Favre Gets Hurt, Cowboys Get Ahead
Friday, November 30, 2007
IRVING, Tex., Nov. 29 -- As the NFL got back to the business of playing football games in an otherwise somber week, the Dallas Cowboys established themselves as the top team in the NFC and dealt an even bigger blow to the Green Bay Packers by leaving ironman quarterback Brett Favre with two significant injuries.
The Cowboys were boosted by four touchdown passes from quarterback Tony Romo on Thursday night and beat the Packers, 37-27, at Texas Stadium in a showdown for conference supremacy that was little more than a rumor to much of the television-watching football public. The Cowboys improved their NFC-best record to 11-1 and clinched a playoff berth.
"They are the best team in the NFC," Favre said. "They proved that today."
The Packers dropped to 10-2 and had even bigger problems because Favre, the most durable quarterback in league history who has put all the retirement talk that swirled around him in recent years on hold with a magnificent season, left the game in the second quarter with an injured right elbow and a separated left shoulder suffered on a single hit. Favre, who had thrown a pair of interceptions before exiting, watched the second half from the Packers' sideline, wearing a cap and with a towel slung over his shoulder.
"I couldn't go back in the game," Favre said. "Believe me, I wanted to. We have four days before we start back up a normal week. I envision being fine."
Favre, who has made 269 straight starts including the playoffs, said he lost feeling in two fingers on his right hand after the play and still had tingling after the game. But he played a week after suffering a similar elbow injury last season, and his separated shoulder is on his non-throwing arm.
"Knowing Brett Favre," Packers Coach Mike McCarthy said, "I think there's a great chance he'll be ready."
Backup Aaron Rodgers threw a touchdown pass and the Packers, after trailing 27-10 in the first half, got to 27-24 in the third quarter on tailback Ryan Grant's second rushing touchdown of the night. But the Cowboys held on, thanks to Romo's second touchdown pass of the game to wide receiver Patrick Crayton with just less than eight minutes to play. Romo threw for 309 yards, and wideout Terrell Owens had seven catches for 156 yards and a touchdown.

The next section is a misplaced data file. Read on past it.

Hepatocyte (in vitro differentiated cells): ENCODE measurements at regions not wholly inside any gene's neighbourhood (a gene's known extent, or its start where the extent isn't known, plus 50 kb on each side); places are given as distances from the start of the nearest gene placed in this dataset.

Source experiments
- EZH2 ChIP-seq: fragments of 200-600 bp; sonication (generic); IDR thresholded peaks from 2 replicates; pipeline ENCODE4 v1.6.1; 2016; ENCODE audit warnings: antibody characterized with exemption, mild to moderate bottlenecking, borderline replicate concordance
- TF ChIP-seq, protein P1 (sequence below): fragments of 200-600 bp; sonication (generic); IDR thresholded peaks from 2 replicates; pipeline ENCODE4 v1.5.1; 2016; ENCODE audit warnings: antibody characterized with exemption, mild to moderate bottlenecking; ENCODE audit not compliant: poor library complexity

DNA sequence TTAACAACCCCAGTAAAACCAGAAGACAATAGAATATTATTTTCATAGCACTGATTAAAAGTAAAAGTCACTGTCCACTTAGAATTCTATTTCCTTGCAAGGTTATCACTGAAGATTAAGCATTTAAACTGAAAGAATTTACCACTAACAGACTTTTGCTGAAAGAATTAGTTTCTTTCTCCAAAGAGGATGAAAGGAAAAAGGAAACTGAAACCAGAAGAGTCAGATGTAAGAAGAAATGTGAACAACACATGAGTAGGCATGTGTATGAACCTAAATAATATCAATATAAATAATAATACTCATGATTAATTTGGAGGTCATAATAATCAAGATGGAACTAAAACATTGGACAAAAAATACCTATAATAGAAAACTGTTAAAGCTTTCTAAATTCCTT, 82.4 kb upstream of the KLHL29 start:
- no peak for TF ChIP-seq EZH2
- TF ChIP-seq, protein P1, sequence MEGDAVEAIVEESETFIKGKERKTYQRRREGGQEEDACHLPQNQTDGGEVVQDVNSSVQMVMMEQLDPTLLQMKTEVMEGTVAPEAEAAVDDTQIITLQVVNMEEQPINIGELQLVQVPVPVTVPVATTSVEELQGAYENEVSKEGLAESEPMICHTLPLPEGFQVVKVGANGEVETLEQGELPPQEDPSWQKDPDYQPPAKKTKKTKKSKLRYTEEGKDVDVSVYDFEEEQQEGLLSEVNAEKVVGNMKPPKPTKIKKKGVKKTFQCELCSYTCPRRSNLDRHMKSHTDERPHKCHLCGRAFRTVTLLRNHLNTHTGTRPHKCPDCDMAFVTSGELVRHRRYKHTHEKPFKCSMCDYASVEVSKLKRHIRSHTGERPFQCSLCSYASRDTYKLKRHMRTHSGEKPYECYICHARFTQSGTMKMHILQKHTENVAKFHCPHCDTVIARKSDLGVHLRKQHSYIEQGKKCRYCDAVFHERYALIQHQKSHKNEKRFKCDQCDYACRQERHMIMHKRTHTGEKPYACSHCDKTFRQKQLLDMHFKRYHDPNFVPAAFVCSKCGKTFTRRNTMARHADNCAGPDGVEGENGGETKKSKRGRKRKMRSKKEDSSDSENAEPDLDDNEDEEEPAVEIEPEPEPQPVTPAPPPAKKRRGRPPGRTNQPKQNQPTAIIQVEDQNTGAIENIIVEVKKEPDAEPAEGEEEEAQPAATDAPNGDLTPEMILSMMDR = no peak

"This win doesn't put us in the Super Bowl," Romo said. "A loss wouldn't have eliminated us."
The highly anticipated matchup was the first NFL game since the death Tuesday of Washington Redskins safety Sean Taylor. Players on both teams wore decals with Taylor's No. 21 on their helmets. There was a pregame moment of silence during which Taylor's picture was shown on the stadium video screens. On both sidelines, players could be seen bowing their heads and praying, and the crowd gave a loud cheer after the moment of silence.
It also was the biggest game ever televised by the NFL Network, the league-owned channel that remains embroiled in disputes with several large cable carriers over distribution. With no resolution in sight, the channel is in only about 35 million U.S. households and this undoubtedly was one of the least-watched mammoth games in recent league history.
The Packers were shorthanded on defense, with injured cornerback Charles Woodson and pass-rushing end Kabeer Gbaja-Biamila on the inactive list. But Favre came out throwing. He passed the Packers down the field on their opening drive but they had to settle for a field goal. The Cowboys replied with a pair of field goals.
Favre threw his first interception when his up-for-grabs pass, released while he was being leveled in the pocket, fell into the arms of safety Ken Hamlin. The Cowboys took over at the Green Bay 41-yard line and needed only three plays to score. Owens got open for a 34-yard catch and run, and Romo zipped an on-target throw to Crayton in the back of the end zone on second down from the 3.
Grant romped through the middle of the Dallas defense on a third-and-one play for a 62-yard touchdown. But the Cowboys were picking on Woodson's replacement, Jarrett Bush, and another long completion to Owens aided another three-play touchdown drive, this time culminating in Romo's 26-yard throw to tight end Anthony Fasano.
Favre threw another interception on the play on which he got hurt by hitting his right elbow on the helmet of blitzing cornerback Nathan Jones, and having his left shoulder driven into the turf.
"Clearly that was my fault," Favre said. "There aren't too many times in my career where a guy came free and I didn't see him."
While members of the Packers' medical staff huddled around Favre on the sideline to tend to his arm, Romo threw a 10-yard touchdown pass to Owens and Rodgers jogged on to the field to take over as the Packers' quarterback. His first NFL touchdown pass, an 11-yarder to wide receiver Greg Jennings, got the Packers to 27-17 in the final minute of the first half. Grant ran for a one-yard touchdown on the Packers' opening drive of the second half, and they got a major break when Owens botched a seemingly routine touchdown catch on the second play of the fourth quarter. Cornerback Al Harris grabbed the ball on the carom for an end zone interception.